A dedicated Food Security Unit has been established in Scotland to monitor supply chains for possible disruption.

Its establishment was a key recommendation of the Short-life Food Security and Supply Taskforce, which was set up by the Scottish government and industry last year in response Russia’s invasion of Ukraine.

The purpose of the unit is to monitor food system resilience so that Scotland is able to react quickly to any future shocks.

Speaking ahead of a parliamentary debate on Securing a Sustainable Food Supply for Scotland later today (Thursday, March 18), Rural Affairs Secretary Mairi Gougeon said:

“In the recent past we’ve seen several significant events impacting our food and drink sector, including Covid-19, the war in Ukraine and, crucially – the UK Government’s choice to pursue a hard Brexit, which took us out of the EU and the Single Market.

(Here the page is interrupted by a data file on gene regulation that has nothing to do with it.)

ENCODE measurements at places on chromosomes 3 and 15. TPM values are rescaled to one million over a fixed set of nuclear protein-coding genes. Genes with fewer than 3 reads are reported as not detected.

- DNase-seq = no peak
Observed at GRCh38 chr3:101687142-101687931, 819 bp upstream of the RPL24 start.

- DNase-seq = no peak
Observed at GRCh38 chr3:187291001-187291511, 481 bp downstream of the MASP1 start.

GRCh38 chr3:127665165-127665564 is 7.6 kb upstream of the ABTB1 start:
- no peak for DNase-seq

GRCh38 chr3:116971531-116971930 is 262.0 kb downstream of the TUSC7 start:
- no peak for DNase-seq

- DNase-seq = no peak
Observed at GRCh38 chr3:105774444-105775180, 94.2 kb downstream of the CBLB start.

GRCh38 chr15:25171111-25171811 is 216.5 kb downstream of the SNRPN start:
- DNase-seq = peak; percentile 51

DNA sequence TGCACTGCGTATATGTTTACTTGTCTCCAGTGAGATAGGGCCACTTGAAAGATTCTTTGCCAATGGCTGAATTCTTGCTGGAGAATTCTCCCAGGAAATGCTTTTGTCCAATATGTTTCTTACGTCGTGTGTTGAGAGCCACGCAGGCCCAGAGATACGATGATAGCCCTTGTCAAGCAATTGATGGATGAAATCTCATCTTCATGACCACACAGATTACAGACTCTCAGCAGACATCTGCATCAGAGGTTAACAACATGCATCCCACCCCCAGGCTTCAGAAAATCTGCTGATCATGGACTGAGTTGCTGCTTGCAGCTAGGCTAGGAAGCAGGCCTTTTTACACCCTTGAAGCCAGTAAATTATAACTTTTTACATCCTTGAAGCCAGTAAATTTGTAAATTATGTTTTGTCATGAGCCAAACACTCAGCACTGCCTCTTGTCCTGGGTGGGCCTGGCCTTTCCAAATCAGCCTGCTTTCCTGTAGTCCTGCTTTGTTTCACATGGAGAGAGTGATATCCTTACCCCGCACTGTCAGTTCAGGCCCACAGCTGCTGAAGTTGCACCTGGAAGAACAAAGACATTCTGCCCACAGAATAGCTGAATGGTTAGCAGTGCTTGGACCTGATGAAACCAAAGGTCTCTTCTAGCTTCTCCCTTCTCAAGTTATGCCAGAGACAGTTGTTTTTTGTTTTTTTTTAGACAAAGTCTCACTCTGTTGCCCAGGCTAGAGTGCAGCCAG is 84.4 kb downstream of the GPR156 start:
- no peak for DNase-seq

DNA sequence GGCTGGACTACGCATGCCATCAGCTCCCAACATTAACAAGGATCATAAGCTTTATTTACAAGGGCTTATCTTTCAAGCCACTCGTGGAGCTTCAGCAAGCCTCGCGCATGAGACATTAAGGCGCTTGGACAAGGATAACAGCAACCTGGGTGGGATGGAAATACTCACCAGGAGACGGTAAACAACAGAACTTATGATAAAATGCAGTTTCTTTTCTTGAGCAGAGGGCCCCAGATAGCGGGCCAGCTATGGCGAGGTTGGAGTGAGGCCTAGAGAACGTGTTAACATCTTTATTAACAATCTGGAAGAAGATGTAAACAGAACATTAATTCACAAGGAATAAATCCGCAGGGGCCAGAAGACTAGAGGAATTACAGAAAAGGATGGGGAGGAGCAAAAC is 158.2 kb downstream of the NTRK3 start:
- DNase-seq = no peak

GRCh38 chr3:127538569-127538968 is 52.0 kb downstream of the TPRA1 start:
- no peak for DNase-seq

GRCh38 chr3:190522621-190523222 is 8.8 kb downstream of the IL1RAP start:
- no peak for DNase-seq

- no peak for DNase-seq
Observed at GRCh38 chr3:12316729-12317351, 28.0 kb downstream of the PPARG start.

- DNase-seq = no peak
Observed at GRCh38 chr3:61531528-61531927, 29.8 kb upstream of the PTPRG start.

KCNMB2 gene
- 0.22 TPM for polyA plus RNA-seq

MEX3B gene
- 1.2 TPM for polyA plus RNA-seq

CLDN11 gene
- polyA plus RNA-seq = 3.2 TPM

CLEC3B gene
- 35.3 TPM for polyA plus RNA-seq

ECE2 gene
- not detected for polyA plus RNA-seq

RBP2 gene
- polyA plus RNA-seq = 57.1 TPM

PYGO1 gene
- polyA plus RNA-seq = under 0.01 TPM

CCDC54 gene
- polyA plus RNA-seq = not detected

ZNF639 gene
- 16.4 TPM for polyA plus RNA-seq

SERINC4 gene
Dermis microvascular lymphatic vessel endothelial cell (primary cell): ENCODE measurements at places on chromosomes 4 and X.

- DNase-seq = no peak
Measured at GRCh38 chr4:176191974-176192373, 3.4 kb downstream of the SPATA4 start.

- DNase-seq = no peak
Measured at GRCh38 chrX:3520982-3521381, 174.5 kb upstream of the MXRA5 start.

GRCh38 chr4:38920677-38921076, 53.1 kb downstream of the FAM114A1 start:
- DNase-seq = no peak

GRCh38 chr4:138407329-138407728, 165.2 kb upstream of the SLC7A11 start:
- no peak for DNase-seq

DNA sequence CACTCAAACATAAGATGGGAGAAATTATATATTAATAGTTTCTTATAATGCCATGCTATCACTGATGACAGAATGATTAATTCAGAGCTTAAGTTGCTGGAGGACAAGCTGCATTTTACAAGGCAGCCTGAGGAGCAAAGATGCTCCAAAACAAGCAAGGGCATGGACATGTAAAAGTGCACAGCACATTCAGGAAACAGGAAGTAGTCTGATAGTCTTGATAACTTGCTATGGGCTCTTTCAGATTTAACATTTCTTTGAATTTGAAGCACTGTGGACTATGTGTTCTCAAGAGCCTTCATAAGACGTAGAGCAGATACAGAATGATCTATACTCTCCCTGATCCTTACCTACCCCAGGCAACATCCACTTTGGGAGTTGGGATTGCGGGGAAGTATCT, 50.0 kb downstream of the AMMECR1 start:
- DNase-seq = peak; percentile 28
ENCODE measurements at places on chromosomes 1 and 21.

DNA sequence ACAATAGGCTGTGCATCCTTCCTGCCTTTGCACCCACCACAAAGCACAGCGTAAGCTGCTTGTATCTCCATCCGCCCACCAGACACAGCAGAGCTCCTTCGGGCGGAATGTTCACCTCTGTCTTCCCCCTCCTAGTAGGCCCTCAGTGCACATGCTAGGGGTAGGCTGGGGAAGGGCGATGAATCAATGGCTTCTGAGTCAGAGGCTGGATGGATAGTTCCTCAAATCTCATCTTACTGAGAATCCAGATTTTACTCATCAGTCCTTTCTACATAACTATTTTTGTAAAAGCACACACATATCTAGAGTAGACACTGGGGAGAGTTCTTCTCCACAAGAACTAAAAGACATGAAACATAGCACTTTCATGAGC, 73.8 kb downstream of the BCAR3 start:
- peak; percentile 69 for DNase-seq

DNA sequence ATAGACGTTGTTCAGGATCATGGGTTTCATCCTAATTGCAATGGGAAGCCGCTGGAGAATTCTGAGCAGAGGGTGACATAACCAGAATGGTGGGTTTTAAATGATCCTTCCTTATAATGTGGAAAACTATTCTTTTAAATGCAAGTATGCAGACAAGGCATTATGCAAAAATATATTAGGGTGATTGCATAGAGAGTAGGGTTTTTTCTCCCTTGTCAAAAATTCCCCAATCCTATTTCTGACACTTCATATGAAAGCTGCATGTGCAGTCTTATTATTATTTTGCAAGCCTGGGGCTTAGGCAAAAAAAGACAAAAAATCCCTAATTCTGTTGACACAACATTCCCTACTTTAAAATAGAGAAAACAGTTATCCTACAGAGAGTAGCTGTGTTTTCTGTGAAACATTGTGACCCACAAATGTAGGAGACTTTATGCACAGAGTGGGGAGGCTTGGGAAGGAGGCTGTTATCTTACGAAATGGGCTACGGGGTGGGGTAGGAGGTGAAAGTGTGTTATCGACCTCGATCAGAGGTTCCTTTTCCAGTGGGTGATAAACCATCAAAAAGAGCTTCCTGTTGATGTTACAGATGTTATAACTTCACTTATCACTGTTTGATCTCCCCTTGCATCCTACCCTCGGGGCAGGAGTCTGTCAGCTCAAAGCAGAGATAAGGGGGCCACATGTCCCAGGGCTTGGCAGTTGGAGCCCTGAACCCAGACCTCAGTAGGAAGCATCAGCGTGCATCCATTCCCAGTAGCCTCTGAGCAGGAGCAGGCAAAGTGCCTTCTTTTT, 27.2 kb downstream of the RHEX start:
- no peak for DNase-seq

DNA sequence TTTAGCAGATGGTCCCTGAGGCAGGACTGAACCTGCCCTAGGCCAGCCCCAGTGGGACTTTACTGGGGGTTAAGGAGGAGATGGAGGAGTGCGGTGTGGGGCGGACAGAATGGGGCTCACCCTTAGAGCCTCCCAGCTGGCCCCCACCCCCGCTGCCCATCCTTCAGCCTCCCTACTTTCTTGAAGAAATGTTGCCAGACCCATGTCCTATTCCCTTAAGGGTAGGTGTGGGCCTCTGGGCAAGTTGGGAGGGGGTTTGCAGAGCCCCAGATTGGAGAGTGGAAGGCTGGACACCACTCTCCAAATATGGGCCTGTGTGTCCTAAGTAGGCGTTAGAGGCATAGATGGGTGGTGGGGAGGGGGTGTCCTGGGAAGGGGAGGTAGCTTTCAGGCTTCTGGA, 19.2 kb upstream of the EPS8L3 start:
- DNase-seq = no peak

“On top of this there has been further disruption to supply chains resulting from climate volatility, something that we are likely to see more of in the future.

“I want to ensure we are able to anticipate and adapt to shocks as much as possible, while we develop policies to try to mitigate them and reduce their likelihood.

“While it is not possible to predict all impacts, our new dedicated Food Security Unit will enable better long-term insight into global supply chain performance – helping us to improve our responsiveness to potential crises. 

“Our farmers and crofters are essential to Scotland’s food security and I am committed to supporting our nation’s producers, in the short term, by maintaining direct payments, and in the long term through our new Agriculture Bill and reform programme.”